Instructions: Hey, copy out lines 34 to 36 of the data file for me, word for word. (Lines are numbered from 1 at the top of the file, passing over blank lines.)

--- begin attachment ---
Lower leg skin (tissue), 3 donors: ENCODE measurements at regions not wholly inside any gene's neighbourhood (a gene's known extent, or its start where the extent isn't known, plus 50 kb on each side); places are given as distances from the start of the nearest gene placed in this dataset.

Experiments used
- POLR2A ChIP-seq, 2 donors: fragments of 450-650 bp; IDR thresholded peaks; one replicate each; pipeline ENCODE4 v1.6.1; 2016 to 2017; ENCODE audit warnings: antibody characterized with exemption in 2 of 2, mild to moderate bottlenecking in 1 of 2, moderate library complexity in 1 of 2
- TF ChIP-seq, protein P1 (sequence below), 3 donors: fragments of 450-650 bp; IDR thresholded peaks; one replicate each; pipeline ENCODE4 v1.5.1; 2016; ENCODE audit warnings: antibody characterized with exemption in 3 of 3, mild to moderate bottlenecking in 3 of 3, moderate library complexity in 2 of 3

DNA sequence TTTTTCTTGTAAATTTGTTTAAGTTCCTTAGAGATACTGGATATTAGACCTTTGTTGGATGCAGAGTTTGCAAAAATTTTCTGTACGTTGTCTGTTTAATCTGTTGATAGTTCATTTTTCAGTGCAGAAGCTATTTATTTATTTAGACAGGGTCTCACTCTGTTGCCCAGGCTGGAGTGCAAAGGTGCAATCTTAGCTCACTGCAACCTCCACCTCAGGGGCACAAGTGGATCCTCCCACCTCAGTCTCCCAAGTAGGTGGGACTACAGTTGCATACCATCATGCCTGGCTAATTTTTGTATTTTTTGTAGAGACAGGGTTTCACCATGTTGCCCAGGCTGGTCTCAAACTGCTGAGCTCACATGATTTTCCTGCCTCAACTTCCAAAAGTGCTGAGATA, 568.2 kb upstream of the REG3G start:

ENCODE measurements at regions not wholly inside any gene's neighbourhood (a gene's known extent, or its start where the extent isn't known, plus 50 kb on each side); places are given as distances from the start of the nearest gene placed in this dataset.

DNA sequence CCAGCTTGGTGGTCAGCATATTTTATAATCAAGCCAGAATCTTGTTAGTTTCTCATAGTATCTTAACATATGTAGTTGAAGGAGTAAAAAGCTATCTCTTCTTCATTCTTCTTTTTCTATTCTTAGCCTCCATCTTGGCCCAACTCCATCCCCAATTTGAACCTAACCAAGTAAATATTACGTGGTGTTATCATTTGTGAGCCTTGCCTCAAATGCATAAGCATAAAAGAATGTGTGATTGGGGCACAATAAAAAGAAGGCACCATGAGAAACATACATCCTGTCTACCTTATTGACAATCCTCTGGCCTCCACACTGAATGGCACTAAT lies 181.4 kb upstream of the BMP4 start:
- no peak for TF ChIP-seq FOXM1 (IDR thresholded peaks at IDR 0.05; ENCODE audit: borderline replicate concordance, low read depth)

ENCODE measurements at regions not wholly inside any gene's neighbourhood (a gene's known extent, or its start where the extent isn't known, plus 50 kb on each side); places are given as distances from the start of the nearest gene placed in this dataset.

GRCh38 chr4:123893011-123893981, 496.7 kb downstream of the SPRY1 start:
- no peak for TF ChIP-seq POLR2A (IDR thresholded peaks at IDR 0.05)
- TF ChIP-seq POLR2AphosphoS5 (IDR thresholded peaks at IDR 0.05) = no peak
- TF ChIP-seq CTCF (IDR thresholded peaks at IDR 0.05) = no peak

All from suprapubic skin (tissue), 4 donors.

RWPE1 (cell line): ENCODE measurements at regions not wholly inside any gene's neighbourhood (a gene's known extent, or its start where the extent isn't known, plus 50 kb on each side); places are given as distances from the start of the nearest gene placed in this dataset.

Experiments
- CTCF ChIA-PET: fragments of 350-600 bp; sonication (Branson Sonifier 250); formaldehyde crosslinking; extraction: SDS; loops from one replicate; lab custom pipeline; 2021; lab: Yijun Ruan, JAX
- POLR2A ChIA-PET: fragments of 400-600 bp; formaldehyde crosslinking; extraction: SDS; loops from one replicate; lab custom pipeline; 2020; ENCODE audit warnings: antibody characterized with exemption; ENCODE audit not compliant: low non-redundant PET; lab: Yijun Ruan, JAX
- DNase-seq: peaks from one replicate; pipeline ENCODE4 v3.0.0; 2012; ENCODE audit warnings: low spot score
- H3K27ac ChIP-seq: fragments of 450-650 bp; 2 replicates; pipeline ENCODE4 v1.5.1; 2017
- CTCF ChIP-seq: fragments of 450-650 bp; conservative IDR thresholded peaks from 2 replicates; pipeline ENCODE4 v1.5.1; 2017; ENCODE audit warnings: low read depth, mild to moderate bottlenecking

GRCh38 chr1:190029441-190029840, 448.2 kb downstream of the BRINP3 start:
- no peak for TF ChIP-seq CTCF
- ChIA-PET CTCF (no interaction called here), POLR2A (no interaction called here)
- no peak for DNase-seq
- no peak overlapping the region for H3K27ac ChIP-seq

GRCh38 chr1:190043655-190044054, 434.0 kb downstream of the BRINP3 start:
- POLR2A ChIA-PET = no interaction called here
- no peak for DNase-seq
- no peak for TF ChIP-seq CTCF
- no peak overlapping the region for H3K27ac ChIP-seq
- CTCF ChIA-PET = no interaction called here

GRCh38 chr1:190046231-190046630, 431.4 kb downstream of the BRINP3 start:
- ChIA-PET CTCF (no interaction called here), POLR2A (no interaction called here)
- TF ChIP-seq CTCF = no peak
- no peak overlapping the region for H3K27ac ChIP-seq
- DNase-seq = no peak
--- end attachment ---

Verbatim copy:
- ChIA-PET CTCF (no interaction called here), POLR2A (no interaction called here)
- TF ChIP-seq CTCF = no peak
- no peak overlapping the region for H3K27ac ChIP-seq